We’re approaching the time of year when report cards proclaiming, “what a joy your child is to have in my class” are dispatched with varying degrees of sincerity. Quarterly MLP earnings are the report cards of the industry, and a time when investors can similarly consider whether they are happy to have included PCD (Promised Cashflows Delivered, LP*) in their portfolios.
A couple of years ago Master Limited Partnerships (MLPs) used to be a reliably boring sector. The influx of new money from ETF and mutual fund investors quickly turned and fled when oil started declining (see The 2015 MLP Crash; Why and What’s Next) which caused MLPs to be exciting in a decidedly distasteful way.
However, operating results for midstream infrastructure businesses weren’t remotely as volatile as their stock prices, which increasingly supports our theory of last year’s collapse; it was a funds flow issue caused by recent investors following (and thereby accentuating) near term momentum. Most firms have released their quarterly operating results, and they were generally decent with some mild positive surprises. MLPs rarely release figures that are substantially off expectations.
TransCanada (TRP) reaffirmed 8-10% growth in its current C$2.26 dividend (yielding 4.4%). Targa Resources (TRGP) experienced some modest softening of margins in their natural gas Gathering and Processing (G&P) segment although volumes were overall as expected. Western Gas (WES) reported EBITDA 15% ahead of expectations due to sharply higher production by Anadarko (APC), their sponsor. This allowed the GP of WES, Western Gas Equity Partners (WGP), to grow its distribution 24% YoY, twice the rate of WES. It’s why the people who run MLPs don’t invest in MLPs, but instead put their money in the GPs that run them. Hedge fund managers make their money from payments they receive from the hedge funds they manage. So it is with MLP managers. As the chart shows, if you add up where MLP insiders invest their own money they prefer GPs by a factor of 22X.
EnLink Midstream Partners (ENLK) was slightly ahead of expectations and provides 1.09X distribution coverage. Its sponsor and biggest customer Devon Energy (DVN) raised its production guidance by 3% having previously announced moves to shore up its balance sheet (asset sales, secondary equity offering and sharply reduced 2016 capex). Credit enhancement moves by DVN are good for its MLP. ENLK’s GP, EnLink Midstream (ENLC) yields 7.3%.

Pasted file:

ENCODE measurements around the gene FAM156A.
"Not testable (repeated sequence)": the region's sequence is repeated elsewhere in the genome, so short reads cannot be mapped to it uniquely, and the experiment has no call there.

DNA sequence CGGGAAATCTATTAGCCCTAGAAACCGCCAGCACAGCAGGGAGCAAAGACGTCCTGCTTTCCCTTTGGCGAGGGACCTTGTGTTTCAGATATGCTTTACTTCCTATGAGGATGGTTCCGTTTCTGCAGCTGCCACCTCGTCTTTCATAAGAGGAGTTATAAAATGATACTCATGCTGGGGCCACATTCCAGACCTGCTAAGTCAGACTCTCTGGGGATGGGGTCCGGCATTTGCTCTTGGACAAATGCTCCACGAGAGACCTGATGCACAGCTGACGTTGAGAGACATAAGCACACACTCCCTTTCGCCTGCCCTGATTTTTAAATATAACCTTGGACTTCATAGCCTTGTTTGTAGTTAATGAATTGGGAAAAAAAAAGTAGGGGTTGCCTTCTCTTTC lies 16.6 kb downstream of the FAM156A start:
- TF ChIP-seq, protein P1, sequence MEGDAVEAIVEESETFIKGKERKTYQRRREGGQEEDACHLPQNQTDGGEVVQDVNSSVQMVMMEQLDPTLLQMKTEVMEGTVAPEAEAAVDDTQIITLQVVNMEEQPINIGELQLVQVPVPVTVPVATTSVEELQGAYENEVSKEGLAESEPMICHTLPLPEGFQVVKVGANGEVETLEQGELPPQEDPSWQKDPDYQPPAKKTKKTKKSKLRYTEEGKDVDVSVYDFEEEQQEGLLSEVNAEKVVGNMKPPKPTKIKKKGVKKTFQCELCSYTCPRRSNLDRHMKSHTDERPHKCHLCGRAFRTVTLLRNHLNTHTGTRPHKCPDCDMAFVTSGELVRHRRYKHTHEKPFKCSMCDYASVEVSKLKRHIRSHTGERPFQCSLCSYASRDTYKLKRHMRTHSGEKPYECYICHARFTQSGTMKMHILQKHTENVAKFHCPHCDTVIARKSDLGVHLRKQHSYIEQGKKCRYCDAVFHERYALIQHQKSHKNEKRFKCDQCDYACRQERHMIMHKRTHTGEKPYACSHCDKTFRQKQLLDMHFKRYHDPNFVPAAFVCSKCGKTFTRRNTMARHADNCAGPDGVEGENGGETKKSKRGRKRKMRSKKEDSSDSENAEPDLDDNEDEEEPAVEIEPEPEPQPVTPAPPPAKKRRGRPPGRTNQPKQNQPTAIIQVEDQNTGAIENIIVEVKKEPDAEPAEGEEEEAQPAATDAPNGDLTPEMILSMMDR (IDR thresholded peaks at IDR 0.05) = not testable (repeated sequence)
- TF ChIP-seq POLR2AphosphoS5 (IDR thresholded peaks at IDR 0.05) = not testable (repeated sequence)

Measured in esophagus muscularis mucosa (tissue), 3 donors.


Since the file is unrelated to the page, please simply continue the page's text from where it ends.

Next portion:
Spectra Energy Partners (SEP) reported EBITDA that was 7% below expectations as mild winter weather reduced natural gas volumes. They are pressing on with Access Northeast which will enhance natural gas distribution and storage in New England if it is implemented. Kinder Morgan (KMI) recently cancelled their North East Direct project due to insufficient demand, so it’ll be interesting to see how Access plays out. SEP increased its distribution 8% YoY. Their GP Spectra Energy Corp (SE) yields 5.3%.
Energy Transfer Equity (ETE) CEO Kelcy Warren has tried everything to extract himself from his ill-advised pursuit of Williams Companies (WMB). His former CFO lobbied WMB shareholders to reject the deal; with dubious legality and no fiduciary compunction ETE issued preferential securities to management, diluting the deal’s value to WMB; they also slashed the anticipated synergies from the original $2BN figure.
Risk arb traders are not a group that normally draws much sympathy. They buy stock in companies that are being acquired and hedge the position by shorting the acquirer. They bet on deals closing as anticipated, which they usually do. Frequent modest profits are occasionally punctuated by expensive surprises. The chart below shows the price of WMB compared with the actual price implied by the terms of the ETE deal. The smaller the spread (or discount to deal terms), the more likely it is to close. The bigger the spread, the less fun risk arb traders are having. You might also think of it as representing the fluctuating stress imposed on involved traders as the odds of the deal closing oscillated. Even Bobby Axelrod (from Billions) would have been challenged to make money. It’s a curious set of circumstances when the suitor experiences such rapid regret (see Williams Stands Alone at the Altar) and that made it harder for some to assess likely outcomes.
Kelcy Warren recently said of the deal, “We can’t close. We don’t have a transaction that can close. So I want to be very clear, we can’t close this transaction.” Since the absence of an affirmative tax opinion is the basis for this conclusion, we can assume that such insight was arrived at only belatedly (after the other forms of avoidance described above had been used). They may still close on altered terms, although since the WMB board was previously divided on the topic it’s hard to imagine them coming together on less favorable terms given recent history. ETE’s tax counsel has certainly earned their fee.
We are invested in ENLC, ETE, KMI, SE, TRP, WGP and WMB.
*PCD is not a real company
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